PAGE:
The loopholes in the legal system are huge. For the justice system on Taiwan, this is a huge irony. A justice system must punish evildoers to maintain public confidence in the social system. Universal respect for the rule of law ensures social stability and a feeling of security. But we cavalierly allow criminals to flee. They escape legal consequences. They even thumb their noses at us from abroad. We can do nothing about it, As a result, the public is disillusioned with the justice system. Once the justice system loses its credibility, public cooperation and support for law enforcement is no longer forthcoming. An important social institution will be eroded.
Not long ago, word emerged that Luo Fu-chu was about to flee. Yet prosecutors and police did nothing. The day Luo was to be taken to prison, they ostentatiously issued an arrest warrant and sent marshals to take him into custody. All the while however, everyone knew it was all for nothing. Nevertheless they followed the script to the letter. They seemed to be putting on a show for the public. Perhaps they were playing dumb. Perhaps they were taking the public for fools. Perhaps they were merely amusing themselves. In any event, the justice system was turned into a joke. Did Luo Fu-chu have a good belly laugh while watching the news from the safety of the Mainland? All we know is many people on Taiwan swore up a storm.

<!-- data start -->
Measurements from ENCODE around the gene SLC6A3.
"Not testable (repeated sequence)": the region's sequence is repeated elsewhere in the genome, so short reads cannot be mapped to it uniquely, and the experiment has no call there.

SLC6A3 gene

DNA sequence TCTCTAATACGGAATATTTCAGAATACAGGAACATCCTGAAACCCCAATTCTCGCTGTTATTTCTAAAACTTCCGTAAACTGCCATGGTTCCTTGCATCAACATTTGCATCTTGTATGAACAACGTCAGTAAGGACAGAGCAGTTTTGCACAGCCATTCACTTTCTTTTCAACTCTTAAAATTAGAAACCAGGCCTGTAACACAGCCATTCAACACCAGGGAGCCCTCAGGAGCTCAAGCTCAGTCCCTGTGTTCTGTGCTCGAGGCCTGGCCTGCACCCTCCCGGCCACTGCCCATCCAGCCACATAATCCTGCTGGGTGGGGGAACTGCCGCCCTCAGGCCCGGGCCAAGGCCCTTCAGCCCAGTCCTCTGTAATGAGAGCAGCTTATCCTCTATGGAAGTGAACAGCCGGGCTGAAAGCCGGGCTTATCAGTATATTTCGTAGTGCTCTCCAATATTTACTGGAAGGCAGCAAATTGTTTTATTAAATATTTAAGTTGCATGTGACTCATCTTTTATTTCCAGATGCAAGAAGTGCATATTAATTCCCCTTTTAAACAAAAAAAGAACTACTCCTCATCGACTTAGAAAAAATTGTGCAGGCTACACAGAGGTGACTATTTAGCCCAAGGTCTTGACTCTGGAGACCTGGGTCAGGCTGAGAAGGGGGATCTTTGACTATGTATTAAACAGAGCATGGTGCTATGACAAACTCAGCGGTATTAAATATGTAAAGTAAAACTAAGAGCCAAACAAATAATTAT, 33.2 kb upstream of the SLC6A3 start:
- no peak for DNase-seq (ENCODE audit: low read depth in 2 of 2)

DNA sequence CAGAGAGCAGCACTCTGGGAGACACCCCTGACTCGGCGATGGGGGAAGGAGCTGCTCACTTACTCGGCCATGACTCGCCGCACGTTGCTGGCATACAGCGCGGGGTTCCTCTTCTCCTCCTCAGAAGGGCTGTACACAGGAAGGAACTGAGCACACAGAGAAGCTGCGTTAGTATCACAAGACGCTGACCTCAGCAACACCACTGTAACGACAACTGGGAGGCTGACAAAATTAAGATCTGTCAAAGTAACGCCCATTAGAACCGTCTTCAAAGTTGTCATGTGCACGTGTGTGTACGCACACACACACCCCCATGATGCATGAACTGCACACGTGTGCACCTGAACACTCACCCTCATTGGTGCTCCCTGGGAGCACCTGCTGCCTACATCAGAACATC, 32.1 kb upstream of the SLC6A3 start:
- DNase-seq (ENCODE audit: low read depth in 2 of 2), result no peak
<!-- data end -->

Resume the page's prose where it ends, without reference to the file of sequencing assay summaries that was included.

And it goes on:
The Judicial Yuan has responded. It has urged the Legislative Yuan to amend the Code of Criminal Procedure, When a court sentences someone to over two years imprisonment, they no longer need to wait until the defendant has heard the verdict. Prosecutors will be able to skip the existing summons and custody procedures. They will be able to take the accused into custody and begin monitoring his or her movements. Electronic surveillance and convict custody are not included in the amended law however. Enforcement of the law must strike a balance with protection of human rights, But overly lenient treatment of potential flight risks also harms society. The law should be amended as soon as possible. Flights to avoid prosecution must be prevented. Prosecutors and police must be able to implement the law. Only then will we know whether it actually works.